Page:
Liebowitz (2006a)

From Copyright EVIDENCE

Advertising Architectural Publishing of books, periodicals and other publishing Programming and broadcasting Computer programming Computer consultancy Creative, arts and entertainment Cultural education

Film and motion pictures Sound recording and music publishing Photographic activities PR and communication Software publishing (including video games) Specialised design Television programmes Translation and interpretation

1. Relationship between protection (subject matter/term/scope) and supply/economic development/growth/welfare 2. Relationship between creative process and protection - what motivates creators (e.g. attribution; control; remuneration; time allocation)? 3. Harmony of interest assumption between authors and publishers (creators and producers/investors) 4. Effects of protection on industry structure (e.g. oligopolies; competition; economics of superstars; business models; technology adoption) 5. Understanding consumption/use (e.g. determinants of unlawful behaviour; user-generated content; social media)

A. Nature and Scope of exclusive rights (hyperlinking/browsing; reproduction right) B. Exceptions (distinguish innovation and public policy purposes; open-ended/closed list; commercial/non-commercial distinction) C. Mass digitisation/orphan works (non-use; extended collective licensing) D. Licensing and Business models (collecting societies; meta data; exchanges/hubs; windowing; crossborder availability) E. Fair remuneration (levies; copyright contracts) F. Enforcement (quantifying infringement; criminal sanctions; intermediary liability; graduated response; litigation and court data; commercial/non-commercial distinction; education and awareness)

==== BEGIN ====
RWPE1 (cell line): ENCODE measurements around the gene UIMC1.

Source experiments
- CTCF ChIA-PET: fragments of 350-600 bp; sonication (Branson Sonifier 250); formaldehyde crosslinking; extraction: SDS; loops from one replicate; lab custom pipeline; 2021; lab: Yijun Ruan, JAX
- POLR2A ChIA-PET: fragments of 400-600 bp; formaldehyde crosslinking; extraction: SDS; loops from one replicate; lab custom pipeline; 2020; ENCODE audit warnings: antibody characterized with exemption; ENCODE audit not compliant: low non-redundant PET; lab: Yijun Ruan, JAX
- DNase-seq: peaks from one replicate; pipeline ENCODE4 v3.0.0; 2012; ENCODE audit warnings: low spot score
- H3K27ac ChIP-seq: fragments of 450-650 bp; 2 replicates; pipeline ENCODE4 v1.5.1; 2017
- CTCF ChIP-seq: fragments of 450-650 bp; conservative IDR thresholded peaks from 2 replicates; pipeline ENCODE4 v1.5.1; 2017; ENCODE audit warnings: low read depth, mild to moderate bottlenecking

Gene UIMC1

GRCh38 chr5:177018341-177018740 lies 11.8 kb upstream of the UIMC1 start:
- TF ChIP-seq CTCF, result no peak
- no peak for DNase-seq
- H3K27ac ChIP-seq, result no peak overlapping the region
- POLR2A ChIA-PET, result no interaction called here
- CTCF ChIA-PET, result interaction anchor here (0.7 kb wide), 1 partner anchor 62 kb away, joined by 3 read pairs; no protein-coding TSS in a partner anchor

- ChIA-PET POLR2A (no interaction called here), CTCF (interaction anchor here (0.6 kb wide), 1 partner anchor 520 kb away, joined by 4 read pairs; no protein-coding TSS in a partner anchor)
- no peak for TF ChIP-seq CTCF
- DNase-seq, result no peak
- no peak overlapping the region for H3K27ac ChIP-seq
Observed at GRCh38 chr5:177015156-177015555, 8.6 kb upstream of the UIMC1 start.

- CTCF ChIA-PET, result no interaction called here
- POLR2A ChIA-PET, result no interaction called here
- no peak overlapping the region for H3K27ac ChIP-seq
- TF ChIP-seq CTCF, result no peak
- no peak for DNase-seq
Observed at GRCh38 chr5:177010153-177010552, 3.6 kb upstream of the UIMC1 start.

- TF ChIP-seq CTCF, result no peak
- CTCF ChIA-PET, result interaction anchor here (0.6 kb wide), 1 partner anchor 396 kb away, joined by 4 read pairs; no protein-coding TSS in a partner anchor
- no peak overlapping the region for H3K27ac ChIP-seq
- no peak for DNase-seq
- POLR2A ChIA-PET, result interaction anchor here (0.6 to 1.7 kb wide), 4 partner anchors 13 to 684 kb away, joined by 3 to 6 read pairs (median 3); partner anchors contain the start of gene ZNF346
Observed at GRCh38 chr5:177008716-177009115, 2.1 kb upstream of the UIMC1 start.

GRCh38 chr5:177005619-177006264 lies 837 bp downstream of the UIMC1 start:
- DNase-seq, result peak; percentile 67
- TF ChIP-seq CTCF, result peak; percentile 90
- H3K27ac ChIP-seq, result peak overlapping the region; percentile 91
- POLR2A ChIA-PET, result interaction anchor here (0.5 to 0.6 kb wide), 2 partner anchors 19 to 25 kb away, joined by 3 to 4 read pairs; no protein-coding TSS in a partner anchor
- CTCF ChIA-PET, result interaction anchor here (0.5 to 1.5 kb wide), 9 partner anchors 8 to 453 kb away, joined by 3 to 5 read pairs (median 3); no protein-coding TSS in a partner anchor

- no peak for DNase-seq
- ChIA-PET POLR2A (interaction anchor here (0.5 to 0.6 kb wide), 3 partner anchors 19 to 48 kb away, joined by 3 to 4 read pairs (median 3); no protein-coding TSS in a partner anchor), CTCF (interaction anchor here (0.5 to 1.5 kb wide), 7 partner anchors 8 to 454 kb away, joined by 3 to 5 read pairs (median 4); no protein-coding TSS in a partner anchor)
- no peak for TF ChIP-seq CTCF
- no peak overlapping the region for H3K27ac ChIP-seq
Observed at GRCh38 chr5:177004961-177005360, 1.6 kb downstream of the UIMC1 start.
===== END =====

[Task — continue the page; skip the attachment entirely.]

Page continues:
Source Details

Liebowitz (2005b)
Title: Economists Examine File-Sharing and Music Sales
Author(s): Liebowitz, S. J.
Year: 2005
Citation: Liebowitz, S. J. (2005). Economists examine file-sharing and music sales.Industrial organization and the digital economy, 145-174.
Link(s): Definitive , Open Access
Key Related Studies:
Discipline:
Linked by: Bhattacharjee, Gopal, Lertwachara, Marsden and Telang (2007), Danaher, Smith, Telang and Chen (2012), Depoorter and Walker (2013), Handke (2012b), Hennig-Thurau, Henning and Sattler (2007), Herz and Kiljański (2016), Leung (2009), Liebowitz (2018), Liu (2015), Mateus and Peha (2008), Shang, Chen and Chen (2008), Thomes (2013), Van Eijk, Poort and Rutten (2010), Waldfogel (2009), Watson, Zizzo and Fleming (2016)
About the Data
Data Description: Data includes a literature review of various recent studies and analyses examining the impact of file-sharing on record sales.
Data Type: Primary and Secondary data
Secondary Data Sources:
Data Collection Methods:
Data Analysis Methods:
Industry(ies):
Country(ies):
Cross Country Study?: No
Comparative Study?: No
Literature review?: Yes
Government or policy study?: No
Time Period(s) of Collection:
  • Not stated
Funder(s):

Abstract